Empower employees through financial wellness programs

More and more employers are looking to ensure the retirement readiness and financial wellbeing of their employees, as financial stress has shown to make a significant impact on both the physical well-being of employees and their workplace productivity. 

Financial wellness programs are still in their early years, but a growing number of businesses are offering them as an employee benefit. Currently, roughly 40% of employers say they offer some sort of financial wellness program, according to Alliant Credit Union’s recently released January 2015 online survey of senior HR decision makers in organizations with more than 1,000 employees.

The spectrum of programs, according to Alliant, varies. From the most basic, of simply educating employees on the company’s retirement program, to more robust and comprehensive programs offering a range of tools to help consumers make the right decision; increasingly, companies are appreciating the value of a comprehensive financial wellness program, Alliance says.

Also see: Employee well-being the new benefit mantra

“Financial wellness in the workplace is in its infancy,” says Kathy Hall, Alliant vice president of business development. “Just as health wellness programs have changed dramatically over the past 10 years, financial wellness programs are being redefined.”

As these programs have evolved, Alliant took note of some of the more popular components benefits professionals are including in their more robust programs. They include:

  • 65% retirement planning
  • 52% medical/health care cost planning programs
  • 44% confidential employee self-assessments of their finances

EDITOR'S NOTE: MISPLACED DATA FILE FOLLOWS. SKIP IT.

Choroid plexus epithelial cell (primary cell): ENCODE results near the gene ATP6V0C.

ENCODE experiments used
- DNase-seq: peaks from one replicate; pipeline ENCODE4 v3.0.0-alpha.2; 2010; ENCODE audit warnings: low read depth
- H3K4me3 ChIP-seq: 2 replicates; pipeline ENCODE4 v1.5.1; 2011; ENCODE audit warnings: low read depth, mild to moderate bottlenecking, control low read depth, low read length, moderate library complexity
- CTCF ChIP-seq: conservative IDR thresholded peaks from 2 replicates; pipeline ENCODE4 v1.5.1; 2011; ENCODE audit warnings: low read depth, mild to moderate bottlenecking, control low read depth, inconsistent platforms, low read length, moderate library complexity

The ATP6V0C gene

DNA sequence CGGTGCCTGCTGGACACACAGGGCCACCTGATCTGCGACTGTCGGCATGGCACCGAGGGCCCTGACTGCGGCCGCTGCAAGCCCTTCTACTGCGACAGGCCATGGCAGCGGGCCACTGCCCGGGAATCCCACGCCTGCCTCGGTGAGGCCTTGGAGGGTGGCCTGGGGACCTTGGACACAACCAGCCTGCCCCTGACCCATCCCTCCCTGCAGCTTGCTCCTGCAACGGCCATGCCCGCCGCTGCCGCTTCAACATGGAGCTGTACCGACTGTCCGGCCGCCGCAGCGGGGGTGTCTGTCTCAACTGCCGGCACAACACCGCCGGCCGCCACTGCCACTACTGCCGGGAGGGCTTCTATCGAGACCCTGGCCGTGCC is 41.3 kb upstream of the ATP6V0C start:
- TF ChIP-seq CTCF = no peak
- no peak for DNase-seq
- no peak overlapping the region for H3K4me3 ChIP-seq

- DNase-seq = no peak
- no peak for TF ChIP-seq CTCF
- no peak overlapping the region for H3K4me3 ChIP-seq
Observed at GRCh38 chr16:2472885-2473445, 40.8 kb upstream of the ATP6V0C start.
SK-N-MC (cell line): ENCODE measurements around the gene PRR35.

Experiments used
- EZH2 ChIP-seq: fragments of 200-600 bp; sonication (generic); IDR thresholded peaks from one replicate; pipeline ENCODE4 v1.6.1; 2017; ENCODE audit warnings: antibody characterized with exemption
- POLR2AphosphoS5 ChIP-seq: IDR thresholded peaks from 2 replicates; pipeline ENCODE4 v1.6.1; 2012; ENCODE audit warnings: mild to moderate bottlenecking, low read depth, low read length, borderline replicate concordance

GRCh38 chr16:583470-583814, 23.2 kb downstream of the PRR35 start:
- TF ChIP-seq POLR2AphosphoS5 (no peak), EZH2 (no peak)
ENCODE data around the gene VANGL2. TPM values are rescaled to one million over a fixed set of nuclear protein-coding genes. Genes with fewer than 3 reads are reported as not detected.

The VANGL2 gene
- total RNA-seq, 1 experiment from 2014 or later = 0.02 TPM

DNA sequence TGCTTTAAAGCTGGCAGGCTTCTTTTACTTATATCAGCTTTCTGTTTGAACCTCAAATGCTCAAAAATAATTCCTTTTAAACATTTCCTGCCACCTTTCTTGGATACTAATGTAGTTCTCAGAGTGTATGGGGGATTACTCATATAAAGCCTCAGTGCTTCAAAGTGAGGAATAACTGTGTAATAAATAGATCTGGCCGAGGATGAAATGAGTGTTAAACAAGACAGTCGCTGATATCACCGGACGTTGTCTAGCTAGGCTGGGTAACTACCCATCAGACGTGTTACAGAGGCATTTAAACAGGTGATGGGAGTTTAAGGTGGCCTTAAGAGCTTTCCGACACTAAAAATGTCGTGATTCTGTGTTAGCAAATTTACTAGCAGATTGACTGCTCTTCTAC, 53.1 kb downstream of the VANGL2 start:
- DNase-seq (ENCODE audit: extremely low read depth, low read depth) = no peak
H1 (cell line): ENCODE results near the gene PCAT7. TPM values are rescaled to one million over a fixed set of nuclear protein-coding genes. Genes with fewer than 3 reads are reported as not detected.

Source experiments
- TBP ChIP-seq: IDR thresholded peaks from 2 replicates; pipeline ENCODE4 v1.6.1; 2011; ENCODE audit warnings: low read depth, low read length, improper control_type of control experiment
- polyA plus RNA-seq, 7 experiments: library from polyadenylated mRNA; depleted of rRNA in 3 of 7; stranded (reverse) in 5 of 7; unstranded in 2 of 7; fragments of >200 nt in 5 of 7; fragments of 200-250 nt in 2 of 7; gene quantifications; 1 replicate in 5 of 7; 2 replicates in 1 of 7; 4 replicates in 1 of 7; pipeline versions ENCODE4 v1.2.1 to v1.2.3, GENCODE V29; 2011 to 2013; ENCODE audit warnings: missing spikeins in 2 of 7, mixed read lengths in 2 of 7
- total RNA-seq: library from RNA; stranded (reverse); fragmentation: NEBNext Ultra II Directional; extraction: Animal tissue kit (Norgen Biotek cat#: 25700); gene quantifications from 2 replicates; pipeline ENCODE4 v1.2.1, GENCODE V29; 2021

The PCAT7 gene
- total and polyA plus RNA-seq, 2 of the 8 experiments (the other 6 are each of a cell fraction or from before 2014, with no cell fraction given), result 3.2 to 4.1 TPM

• 41% tracking tools for goal attainment
  • 38% investment planning programs

With workers reporting financial problems as their chief cause of stress, the need for financial wellness programs is both a physical and fiscal imperative, Alliance notes.
Also see: Financial stress remains, despite improving economy

Each employee who suffers from severe financial stress costs a company between $5,000 and $7,000 a year in lost productivity, according to the study.

“Initial research on financial education in the workplace already suggests that a financially capable workforce is more satisfied, more engaged, and more productive for their employers,” says the Consumer Financial Protection Bureau’s Richard Cordray.

According to CFPB, characteristics of a person confident in their personal wellbeing include:

  • Have control over day-to-day, month-to-month finances.
  • Have the capacity to absorb a financial shock.
  • Are on track to meet his or her financial goals; and
  • Have the financial freedom to make the choices that allow him or her to enjoy life.

Also see: Regular monitoring keeps 401(k) fees in check

Additionally, Alliant says, employers looking to start or expand their financial wellness programs should consider taking the following steps; consult with experts, conduct an online employee financial wellness assessment, analyze the aggregate of employee assessments and develop an action plan.

“By providing employees the time and resources needed to make thoughtful financial decisions, employers can realize a more engaged and productive workforce,” Alliant’s Hall adds.

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